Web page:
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Case 4: Classical Athens 540–400 BC

Pots and parties


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Drinking cup (kylix): Party Manners

Many of the vivid details here, like the couches for two, the wreaths or the kicked-off shoes, are common to most Greek party scenes. But what about the naked girl? Is she flirting with the drinkers or trying to ignore them? One drinker vomits: was this acceptable behaviour? The scenes may have encouraged the drinkers to reflect on their own behaviour, in terms of both sexual desires and alcohol consumption.

This vase was painted by a craftsman known today as the 'Foundry Painter'.

Production place: Athens
Date: around  480 BC
Fired Clay, red-figure technique
On loan from Corpus Christi College, Cambridge
Lewis Collection

Object Number: Loan Ant.103.18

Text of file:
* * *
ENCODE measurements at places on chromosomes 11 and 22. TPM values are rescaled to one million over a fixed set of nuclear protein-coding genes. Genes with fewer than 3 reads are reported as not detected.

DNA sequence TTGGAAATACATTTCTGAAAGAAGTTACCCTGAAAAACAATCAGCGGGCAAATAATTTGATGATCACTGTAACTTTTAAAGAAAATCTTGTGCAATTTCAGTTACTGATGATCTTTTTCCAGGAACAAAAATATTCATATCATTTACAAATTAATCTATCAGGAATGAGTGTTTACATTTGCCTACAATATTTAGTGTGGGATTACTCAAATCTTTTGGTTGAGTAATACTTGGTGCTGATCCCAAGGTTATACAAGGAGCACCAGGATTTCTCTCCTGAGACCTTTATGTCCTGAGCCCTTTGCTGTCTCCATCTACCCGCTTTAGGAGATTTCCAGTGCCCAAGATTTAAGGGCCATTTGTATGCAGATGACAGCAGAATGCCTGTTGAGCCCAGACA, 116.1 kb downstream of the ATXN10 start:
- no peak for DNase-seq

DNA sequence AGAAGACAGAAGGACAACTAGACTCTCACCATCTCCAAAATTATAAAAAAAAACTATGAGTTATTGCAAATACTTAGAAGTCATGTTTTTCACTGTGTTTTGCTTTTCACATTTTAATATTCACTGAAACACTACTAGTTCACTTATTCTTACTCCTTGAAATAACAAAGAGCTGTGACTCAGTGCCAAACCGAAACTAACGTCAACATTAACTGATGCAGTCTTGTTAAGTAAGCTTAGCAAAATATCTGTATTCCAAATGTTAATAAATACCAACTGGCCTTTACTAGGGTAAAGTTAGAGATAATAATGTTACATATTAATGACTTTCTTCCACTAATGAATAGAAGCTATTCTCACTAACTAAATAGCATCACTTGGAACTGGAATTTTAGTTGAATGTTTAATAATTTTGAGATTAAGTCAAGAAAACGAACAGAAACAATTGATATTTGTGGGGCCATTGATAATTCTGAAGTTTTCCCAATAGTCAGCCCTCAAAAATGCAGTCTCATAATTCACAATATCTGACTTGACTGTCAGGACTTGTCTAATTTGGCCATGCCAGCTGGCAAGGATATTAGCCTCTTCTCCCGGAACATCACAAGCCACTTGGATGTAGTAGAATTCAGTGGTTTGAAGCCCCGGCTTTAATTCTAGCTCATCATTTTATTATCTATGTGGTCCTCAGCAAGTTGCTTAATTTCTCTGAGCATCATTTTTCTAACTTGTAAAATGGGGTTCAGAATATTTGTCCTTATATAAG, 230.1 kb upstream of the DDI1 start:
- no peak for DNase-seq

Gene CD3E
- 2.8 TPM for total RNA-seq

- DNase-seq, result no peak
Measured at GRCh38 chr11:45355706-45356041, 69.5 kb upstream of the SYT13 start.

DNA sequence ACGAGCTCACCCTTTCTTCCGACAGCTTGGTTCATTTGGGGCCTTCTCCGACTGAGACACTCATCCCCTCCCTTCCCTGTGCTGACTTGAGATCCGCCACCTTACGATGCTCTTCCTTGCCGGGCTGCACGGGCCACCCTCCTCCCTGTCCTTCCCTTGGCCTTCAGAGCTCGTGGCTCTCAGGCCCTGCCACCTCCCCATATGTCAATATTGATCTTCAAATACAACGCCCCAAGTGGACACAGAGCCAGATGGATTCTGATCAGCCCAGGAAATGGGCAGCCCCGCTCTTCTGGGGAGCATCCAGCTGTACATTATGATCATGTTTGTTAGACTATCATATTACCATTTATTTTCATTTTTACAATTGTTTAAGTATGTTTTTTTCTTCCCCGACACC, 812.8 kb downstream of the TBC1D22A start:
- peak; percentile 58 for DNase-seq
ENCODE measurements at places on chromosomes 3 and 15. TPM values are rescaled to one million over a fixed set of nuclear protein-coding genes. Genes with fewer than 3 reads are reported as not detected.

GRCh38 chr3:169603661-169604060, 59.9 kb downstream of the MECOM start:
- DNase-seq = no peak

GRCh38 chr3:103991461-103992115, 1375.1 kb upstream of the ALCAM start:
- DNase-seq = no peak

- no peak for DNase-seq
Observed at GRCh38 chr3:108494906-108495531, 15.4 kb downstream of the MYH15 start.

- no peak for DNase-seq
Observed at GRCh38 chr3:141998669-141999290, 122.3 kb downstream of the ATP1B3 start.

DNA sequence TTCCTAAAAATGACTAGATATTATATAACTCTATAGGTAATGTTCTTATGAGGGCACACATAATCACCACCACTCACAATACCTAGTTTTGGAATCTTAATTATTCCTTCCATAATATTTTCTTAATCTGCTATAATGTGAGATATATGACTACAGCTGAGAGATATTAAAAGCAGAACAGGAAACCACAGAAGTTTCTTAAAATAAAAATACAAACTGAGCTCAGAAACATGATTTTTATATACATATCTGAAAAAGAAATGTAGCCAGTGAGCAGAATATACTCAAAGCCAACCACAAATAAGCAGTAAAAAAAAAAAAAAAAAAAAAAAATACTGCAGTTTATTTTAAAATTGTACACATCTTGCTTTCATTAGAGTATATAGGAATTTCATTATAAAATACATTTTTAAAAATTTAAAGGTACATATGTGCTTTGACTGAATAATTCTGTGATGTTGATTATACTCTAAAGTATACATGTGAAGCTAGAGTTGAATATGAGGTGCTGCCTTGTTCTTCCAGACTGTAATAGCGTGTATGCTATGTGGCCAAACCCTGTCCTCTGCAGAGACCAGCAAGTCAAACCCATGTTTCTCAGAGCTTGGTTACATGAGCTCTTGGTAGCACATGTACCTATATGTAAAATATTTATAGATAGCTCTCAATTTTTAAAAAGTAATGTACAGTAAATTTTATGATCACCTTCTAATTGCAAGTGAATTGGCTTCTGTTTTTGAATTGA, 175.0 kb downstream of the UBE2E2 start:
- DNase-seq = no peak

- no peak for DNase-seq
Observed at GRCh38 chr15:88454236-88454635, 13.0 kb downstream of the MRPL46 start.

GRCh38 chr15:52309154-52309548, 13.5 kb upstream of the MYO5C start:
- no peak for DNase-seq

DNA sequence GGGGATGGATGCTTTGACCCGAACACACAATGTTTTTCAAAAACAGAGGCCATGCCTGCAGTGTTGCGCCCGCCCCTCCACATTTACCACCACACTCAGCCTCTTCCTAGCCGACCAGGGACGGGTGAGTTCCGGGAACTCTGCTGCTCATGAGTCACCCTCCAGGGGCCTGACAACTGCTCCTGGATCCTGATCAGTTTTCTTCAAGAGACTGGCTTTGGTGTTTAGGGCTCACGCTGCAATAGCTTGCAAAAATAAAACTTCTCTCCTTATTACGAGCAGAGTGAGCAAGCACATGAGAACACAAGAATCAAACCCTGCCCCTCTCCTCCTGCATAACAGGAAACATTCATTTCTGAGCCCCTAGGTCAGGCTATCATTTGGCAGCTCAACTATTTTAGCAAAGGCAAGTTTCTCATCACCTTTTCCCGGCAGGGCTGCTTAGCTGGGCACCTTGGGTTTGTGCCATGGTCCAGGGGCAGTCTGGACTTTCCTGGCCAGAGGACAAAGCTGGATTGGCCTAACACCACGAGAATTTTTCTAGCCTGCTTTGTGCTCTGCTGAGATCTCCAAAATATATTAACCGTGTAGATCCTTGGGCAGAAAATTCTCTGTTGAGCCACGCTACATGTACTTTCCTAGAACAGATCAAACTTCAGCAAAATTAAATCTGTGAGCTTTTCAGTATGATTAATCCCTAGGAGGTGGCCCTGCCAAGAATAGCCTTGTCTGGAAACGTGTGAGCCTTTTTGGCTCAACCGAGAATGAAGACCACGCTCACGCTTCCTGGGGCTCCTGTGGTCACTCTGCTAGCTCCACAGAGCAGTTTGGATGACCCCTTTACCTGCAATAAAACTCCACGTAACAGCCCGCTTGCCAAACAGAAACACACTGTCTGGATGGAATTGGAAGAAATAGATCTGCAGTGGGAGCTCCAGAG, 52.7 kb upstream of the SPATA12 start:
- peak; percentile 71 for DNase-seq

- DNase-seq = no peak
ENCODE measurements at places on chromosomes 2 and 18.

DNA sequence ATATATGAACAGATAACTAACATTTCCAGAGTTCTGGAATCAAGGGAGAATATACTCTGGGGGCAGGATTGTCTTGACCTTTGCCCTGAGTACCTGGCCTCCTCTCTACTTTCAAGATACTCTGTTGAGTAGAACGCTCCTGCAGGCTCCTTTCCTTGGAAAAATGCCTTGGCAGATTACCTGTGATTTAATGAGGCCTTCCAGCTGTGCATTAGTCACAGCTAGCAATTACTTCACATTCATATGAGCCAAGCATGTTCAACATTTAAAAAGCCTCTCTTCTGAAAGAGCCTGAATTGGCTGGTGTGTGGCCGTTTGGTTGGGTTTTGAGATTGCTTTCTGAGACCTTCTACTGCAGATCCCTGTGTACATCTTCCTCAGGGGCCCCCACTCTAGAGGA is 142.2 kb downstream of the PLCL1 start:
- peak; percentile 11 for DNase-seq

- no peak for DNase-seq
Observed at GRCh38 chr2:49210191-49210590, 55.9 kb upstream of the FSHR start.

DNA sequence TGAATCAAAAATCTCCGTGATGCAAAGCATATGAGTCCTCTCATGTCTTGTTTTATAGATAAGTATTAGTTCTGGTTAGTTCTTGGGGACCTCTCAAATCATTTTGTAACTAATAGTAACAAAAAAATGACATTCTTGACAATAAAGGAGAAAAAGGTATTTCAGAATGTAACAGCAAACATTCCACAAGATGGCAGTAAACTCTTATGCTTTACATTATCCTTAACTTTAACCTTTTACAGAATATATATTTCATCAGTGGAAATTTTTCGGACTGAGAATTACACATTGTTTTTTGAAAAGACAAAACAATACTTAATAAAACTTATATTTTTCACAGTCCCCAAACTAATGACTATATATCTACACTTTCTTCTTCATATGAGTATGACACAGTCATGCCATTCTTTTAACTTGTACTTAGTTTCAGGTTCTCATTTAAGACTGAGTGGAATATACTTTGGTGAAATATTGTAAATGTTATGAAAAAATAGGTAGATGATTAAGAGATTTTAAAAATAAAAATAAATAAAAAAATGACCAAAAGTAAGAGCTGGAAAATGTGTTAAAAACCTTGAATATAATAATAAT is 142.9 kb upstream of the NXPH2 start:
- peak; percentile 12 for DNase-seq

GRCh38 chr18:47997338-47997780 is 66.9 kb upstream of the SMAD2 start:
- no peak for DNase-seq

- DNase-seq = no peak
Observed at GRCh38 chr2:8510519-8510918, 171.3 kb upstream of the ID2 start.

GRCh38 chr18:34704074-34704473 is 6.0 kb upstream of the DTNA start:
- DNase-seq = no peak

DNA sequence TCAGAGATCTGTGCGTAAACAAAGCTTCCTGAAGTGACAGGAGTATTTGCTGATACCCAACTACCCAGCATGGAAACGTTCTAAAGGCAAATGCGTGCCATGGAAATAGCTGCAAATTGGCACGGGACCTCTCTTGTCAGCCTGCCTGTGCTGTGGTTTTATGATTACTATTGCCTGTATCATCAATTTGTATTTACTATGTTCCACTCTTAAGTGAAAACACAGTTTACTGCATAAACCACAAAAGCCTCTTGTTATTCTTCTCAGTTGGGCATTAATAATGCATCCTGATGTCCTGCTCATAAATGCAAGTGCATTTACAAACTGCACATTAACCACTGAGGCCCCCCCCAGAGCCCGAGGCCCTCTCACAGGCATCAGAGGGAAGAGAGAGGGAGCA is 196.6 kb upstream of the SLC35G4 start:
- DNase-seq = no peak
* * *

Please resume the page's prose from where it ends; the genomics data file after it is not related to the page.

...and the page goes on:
see the online collections database




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Drinking cup (kylix): Techniques of courting

How to attract young men was certainly a topic of party conversation. This cup raises questions about how to dress and what to offer. The bald-headed 'suitors' are shabbily attired in rather short tunics and bring a wide range of gifts. But will the young man be attracted by a long-necked bird or a set of writing tablets? And who are the suitors anyway? Their bald heads, horse-like ears and capering movements suggest they may be satyrs, the sexually uncontrollable followers of the wine-god Dionysos.

This vase was painted by a craftsman known today as the 'Kodros Painter'.

Production place: Athens
Date: around  440–430 BC
Fired Clay, red-figure technique

Object Number: GR.2.1977

see the online collections database




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693086905268955
656206930169536
705906570868602
656256561669346